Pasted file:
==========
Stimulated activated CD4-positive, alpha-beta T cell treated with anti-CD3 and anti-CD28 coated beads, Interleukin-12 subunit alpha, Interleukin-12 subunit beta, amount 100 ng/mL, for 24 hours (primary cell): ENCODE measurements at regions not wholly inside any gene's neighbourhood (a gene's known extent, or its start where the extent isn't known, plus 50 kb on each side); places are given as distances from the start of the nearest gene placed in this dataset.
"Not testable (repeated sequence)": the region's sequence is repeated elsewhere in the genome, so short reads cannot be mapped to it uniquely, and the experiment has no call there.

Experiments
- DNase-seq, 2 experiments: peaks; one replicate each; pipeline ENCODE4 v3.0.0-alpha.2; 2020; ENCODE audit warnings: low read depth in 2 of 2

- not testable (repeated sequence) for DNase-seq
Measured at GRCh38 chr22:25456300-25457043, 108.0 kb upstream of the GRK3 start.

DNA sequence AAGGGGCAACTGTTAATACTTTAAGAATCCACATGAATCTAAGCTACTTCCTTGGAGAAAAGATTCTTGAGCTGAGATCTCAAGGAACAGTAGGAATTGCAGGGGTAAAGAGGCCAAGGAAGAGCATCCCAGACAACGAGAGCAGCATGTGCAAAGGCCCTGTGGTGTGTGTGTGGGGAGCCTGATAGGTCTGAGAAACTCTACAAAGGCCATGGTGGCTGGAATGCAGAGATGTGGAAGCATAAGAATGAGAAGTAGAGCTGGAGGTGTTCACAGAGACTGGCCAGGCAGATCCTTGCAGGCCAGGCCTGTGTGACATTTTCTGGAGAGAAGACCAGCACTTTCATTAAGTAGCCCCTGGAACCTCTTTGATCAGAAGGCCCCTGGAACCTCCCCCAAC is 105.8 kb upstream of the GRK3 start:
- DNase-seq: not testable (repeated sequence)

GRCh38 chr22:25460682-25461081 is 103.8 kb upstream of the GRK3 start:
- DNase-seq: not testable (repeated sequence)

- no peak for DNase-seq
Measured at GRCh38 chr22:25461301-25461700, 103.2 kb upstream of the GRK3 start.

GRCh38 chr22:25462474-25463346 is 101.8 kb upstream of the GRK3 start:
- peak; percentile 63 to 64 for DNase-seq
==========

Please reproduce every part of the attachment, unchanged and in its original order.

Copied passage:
Stimulated activated CD4-positive, alpha-beta T cell treated with anti-CD3 and anti-CD28 coated beads, Interleukin-12 subunit alpha, Interleukin-12 subunit beta, amount 100 ng/mL, for 24 hours (primary cell): ENCODE measurements at regions not wholly inside any gene's neighbourhood (a gene's known extent, or its start where the extent isn't known, plus 50 kb on each side); places are given as distances from the start of the nearest gene placed in this dataset.
"Not testable (repeated sequence)": the region's sequence is repeated elsewhere in the genome, so short reads cannot be mapped to it uniquely, and the experiment has no call there.

Experiments
- DNase-seq, 2 experiments: peaks; one replicate each; pipeline ENCODE4 v3.0.0-alpha.2; 2020; ENCODE audit warnings: low read depth in 2 of 2

- not testable (repeated sequence) for DNase-seq
Measured at GRCh38 chr22:25456300-25457043, 108.0 kb upstream of the GRK3 start.

DNA sequence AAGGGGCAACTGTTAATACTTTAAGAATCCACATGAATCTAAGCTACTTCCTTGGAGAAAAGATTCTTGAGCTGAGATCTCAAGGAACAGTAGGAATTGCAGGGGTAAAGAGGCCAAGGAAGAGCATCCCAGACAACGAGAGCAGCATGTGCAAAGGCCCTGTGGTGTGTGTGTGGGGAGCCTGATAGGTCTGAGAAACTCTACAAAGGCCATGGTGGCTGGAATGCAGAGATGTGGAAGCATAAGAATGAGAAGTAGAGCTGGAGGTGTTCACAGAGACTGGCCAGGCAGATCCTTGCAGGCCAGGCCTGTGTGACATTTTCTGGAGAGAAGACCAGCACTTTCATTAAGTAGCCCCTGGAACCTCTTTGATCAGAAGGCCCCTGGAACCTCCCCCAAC is 105.8 kb upstream of the GRK3 start:
- DNase-seq: not testable (repeated sequence)

GRCh38 chr22:25460682-25461081 is 103.8 kb upstream of the GRK3 start:
- DNase-seq: not testable (repeated sequence)

- no peak for DNase-seq
Measured at GRCh38 chr22:25461301-25461700, 103.2 kb upstream of the GRK3 start.

GRCh38 chr22:25462474-25463346 is 101.8 kb upstream of the GRK3 start:
- peak; percentile 63 to 64 for DNase-seq